Earth Day 2013: Action Essential to Reduce Environmental Impact

Reader Contribution by Tim Snyder
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It’s tough for a writer to say this, but I have to: Actions speak louder than words. And it looks like 2013 is shaping up to be a year for taking action, at least in the environmental arena. Hybrid and electric cars are the fastest growing segment in the automotive industry. Sales of these green vehicles are projected to rise by 14 percent in 2013, a faster growth rate than any other vehicle category. Meaningful action is also happening with regard to climate change. Instead of inciting a war of words like it did in the past, climate change is now a reality driving infrastructure upgrades like New York City’s $2.4 billion PlaNYC program –a sweeping initiative that includes features such as rainwater harvesting and many different storm readiness upgrades.

Recent research done by McKinsey & Co. reveals that companies have come to associate “green” practices not just with reputation management but also with improved efficiency and lower operating costs. Helping the environment doesn’t have to hurt your bottom line, as critics have alleged in the past. More and more companies are discovering that reducing waste and environmental impact can actually improve profitability.

Big actions are possible.

So on Earth Day 2013, let’s keep the focus on action. Big actions can be possible for companies and organizations, and today there’s no shortage of success stories to inspire green initiatives. By eliminating unnecessary packaging, Wal-Mart saves an estimated $3.4 billion a year, while dramatically reducing waste materials that go to landfills. General Electric has made a commitment to double its investment in green product development over the next five years. The city of Minneapolis is using its Thinc.Green program to support green businesses and brand their metropolitan area as a great place for green business development. For more news on green businesses, you can download a State of Green Businesses Report 2013.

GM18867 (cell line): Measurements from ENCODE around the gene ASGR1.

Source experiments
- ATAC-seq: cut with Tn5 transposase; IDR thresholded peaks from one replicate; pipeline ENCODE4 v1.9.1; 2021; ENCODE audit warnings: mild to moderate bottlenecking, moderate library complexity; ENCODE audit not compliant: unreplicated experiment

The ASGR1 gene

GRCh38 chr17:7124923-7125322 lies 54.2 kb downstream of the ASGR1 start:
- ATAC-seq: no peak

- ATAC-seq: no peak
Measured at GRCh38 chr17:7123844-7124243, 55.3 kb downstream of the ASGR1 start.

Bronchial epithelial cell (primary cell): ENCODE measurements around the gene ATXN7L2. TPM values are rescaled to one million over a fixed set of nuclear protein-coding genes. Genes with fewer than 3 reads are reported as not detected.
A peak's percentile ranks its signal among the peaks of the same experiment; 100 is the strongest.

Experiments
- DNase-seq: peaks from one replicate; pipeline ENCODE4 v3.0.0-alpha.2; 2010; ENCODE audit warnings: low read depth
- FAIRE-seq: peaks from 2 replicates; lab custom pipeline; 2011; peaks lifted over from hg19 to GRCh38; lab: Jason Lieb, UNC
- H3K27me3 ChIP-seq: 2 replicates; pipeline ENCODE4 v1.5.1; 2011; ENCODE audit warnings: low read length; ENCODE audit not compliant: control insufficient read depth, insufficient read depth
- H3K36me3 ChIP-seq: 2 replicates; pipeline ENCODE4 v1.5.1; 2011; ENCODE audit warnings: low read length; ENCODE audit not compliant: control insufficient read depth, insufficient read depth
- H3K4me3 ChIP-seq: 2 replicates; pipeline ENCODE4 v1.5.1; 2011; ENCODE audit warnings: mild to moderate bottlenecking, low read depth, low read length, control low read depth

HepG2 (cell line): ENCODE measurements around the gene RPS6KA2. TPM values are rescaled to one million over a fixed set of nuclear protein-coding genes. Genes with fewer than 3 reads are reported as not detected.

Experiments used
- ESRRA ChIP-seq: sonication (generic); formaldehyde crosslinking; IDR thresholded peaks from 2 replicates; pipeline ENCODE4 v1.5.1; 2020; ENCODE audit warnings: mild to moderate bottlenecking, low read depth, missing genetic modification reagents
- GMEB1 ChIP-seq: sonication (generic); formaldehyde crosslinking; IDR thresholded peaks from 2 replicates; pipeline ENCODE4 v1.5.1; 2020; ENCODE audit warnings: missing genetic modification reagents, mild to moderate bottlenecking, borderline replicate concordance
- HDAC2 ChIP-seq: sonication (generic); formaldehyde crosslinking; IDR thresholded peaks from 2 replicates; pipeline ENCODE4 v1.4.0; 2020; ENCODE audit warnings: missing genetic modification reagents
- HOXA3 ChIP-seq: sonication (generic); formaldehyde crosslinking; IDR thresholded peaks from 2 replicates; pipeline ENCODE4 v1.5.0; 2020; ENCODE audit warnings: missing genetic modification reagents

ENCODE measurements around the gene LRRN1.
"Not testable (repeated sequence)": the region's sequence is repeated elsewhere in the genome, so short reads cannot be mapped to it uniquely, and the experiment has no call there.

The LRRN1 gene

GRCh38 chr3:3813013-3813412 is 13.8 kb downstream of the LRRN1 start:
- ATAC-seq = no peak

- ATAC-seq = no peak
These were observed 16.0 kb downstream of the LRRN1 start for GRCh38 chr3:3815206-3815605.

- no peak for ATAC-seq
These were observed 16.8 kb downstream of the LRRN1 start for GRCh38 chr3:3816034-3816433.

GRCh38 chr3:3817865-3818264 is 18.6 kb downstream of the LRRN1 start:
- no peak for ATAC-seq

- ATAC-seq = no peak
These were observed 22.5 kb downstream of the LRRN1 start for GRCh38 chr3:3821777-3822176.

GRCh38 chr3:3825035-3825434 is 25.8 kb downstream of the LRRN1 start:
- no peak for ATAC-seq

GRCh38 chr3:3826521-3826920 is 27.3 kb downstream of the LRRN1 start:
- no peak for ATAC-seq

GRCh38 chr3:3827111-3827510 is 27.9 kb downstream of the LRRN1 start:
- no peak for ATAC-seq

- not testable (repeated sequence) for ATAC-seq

If your company or organization hasn’t yet examined its environmental impact or its green potential, this is the year to make it happen. The “National Green Pages” published by Green America lists at least 45 companies who can undertake sustainability audits that evaluate a wide range of environmental impact and sustainability factors. Out of this evaluation comes a set of recommendations that can truly transform a company or organization.  

Small actions are essential.

Not all of us are in a position to affect organizational change. But small actions, taken collectively, also have great potential to protect and preserve our environment. Supporting local farms and growing your own vegetables are two activities that can’t be beat for overall impact: You’re preserving farmland, improving local resiliency, reducing carbon emissions and eating a healthy diet.

Many people assume that the best way for individuals to cut carbon emissions is to buy a hybrid or electric car. Not so. The energy consumed by buildings in the U.S. produces twice the air pollution that our cars emit. I feel like shouting this out: Reducing the amount of electricity consumed by buildings is the most cost-effective method to reduce carbon emissions –not just in the U.S., but also around the world, according to research done by the Rocky Mountain Institute. Since many houses use twice as much energy as they should, the opportunity for improvement is tremendous. And this green revolution is totally attainable. By performing certain energy-saving improvements (increasing insulation levels, sealing and insulating ductwork, upgrading to super-efficient HVAC systems and following other ENERGY STAR® guidelines), it’s often possible to cut home energy consumption in half. There’s a pretty nice bonus you can count on after making these green home improvements: improved comfort, healthier indoor air quality and lower utility costs. Are you ready to get started? 

Photo By Fotolia/Igor Yaruta

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